At the end of the war, Bliss returned to Fly Creek, got married to Anna Elizabeth Metcalf, and moved to Brooklyn, to seek his fortune. His first job in Brooklyn was with the Campbell Printing Press company, but Bliss was already getting patents for his inventions, and then in 1867, Eliphalet Bliss opened his own company, the E. W. Bliss Company.

    Fortunes were being made in Brooklyn at this time. Brooklyn exploded with merchants and manufacturers producing food products, such as coffee and sugar, and with innovations in preserving and selling foodstuffs, as well as just about everything else. The DUMBO area and all along the Brooklyn side of the riverfront to Bush Terminal was studded with warehouses and factories.

    One could do quite well producing these products, but you needed some experience and connections, and some ships or suppliers. But one could become stinking rich supplying something else: the container that those goods came in, and that’s exactly what E.W. Bliss set out to do. With his mechanical aptitude, he designed and built the machines that cut, stamped, pressed and shaped sheet metal, creating cans, containers, and all manner of pressed metal goods.

    At the same time, no doubt due to his experience at the Parker gun factory, and with many of the same machines, he also began manufacturing munitions: shells and projectiles. Bliss factory machines made the rocket shells a soldier fired at the enemy, and later in the trenches, the can that his dinner beans came in.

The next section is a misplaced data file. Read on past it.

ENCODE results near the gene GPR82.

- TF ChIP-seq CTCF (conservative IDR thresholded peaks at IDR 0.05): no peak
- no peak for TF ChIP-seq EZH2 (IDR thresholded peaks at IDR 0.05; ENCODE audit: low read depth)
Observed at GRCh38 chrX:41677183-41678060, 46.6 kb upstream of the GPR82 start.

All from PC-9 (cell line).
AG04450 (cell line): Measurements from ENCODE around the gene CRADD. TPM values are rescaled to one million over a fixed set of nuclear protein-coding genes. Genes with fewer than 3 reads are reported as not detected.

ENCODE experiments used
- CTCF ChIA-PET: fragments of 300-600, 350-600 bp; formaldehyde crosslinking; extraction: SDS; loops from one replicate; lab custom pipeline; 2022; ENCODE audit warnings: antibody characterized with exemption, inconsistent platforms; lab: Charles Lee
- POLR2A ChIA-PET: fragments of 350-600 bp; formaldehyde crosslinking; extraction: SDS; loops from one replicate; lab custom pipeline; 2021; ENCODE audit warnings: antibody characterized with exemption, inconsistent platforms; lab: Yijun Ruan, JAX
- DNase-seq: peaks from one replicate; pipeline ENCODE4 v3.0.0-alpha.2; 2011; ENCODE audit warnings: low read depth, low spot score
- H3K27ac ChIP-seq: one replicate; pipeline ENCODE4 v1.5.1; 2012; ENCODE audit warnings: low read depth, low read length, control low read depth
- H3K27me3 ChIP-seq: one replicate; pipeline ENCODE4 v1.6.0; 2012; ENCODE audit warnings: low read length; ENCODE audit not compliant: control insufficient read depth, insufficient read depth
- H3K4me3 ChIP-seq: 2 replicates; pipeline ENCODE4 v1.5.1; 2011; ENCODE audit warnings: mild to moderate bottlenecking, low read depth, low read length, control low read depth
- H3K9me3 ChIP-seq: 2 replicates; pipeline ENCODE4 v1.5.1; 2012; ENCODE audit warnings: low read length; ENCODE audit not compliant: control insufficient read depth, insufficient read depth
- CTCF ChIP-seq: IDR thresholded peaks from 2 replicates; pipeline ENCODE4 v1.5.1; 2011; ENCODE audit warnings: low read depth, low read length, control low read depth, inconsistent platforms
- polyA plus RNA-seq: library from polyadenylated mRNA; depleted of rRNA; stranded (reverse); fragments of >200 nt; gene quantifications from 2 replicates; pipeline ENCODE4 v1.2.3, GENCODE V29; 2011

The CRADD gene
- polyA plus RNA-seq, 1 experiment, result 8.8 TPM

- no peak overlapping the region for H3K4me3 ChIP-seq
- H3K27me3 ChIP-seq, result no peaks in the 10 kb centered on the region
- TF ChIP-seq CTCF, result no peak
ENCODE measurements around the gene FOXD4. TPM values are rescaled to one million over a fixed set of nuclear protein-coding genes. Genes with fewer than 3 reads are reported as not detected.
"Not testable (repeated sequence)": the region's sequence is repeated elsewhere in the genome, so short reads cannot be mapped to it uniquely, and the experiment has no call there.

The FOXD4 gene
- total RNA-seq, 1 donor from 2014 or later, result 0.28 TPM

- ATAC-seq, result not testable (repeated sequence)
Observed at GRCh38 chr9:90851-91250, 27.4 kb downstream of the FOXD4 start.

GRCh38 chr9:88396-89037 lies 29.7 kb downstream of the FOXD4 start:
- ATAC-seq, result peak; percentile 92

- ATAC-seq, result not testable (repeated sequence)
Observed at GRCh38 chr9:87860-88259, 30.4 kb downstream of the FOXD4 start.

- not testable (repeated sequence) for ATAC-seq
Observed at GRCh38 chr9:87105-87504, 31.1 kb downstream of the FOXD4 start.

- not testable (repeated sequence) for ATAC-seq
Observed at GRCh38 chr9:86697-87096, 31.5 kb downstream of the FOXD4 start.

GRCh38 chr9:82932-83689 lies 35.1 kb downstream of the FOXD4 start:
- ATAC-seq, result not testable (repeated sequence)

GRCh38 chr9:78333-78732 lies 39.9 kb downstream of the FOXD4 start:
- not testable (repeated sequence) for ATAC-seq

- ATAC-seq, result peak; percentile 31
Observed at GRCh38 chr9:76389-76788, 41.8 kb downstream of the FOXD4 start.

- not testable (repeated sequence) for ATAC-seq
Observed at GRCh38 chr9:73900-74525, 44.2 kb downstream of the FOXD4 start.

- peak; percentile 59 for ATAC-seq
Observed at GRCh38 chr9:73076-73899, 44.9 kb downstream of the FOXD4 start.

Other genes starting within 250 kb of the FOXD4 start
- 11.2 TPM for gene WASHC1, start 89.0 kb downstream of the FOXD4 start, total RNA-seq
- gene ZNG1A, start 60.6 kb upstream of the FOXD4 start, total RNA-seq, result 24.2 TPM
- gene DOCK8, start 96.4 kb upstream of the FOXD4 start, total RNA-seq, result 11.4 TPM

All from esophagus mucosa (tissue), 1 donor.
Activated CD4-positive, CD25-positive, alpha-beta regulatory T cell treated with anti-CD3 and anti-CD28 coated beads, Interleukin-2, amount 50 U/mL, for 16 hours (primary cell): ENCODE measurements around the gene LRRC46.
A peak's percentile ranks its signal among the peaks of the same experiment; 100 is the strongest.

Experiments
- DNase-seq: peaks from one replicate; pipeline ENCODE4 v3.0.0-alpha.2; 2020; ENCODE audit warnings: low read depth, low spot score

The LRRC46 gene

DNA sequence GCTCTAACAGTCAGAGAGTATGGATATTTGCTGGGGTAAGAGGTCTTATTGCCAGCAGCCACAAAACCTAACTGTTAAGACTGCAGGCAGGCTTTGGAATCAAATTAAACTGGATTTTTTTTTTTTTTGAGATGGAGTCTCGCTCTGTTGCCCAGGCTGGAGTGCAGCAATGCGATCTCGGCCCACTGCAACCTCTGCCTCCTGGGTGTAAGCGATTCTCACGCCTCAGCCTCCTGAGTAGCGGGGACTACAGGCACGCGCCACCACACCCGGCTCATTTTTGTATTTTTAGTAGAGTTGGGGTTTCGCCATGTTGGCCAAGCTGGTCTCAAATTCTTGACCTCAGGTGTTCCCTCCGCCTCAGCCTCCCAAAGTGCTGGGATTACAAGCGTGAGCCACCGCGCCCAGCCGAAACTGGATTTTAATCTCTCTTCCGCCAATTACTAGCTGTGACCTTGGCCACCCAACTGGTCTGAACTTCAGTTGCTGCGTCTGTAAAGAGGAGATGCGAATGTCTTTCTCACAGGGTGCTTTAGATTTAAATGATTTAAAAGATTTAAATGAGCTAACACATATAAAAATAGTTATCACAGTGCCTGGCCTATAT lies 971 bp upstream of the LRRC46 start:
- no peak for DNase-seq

The Bliss Company’s machines were often huge, enormously heavy behemoths, run by steam power, which he manufactured, sold, or used himself to produce pressed metal products. The company held many patents, and Bliss himself held patents for machines that allowed him to manufacture shaped and cast sheet metal, and solder cans.

    The machines had names like “Automatic Muck Bar Shear”, “Bliss Gang-Slitting machine”, and “Double Seamer for Flat Bottoms machine.” Bliss cans held fruit and vegetables, kerosene, paint, varnish, baking powder, and spices.

    The machinery he produced would be found in industrial centers all over the world, and would be used in the production of almost anything in metal: railroad cars, bottle caps, typewriters, cans, locks, shovels, toys, clocks, jewelry, lamps, and later, automobiles. If it was metal, it could have come from a Bliss press.

    The first Bliss factory was at the base of Adams Street, and over the years, would spread to a huge complex in Bush Terminal, over two blocks long, and a plant in DUMBO, at 135 Plymouth Street, and a foundry at Water Street.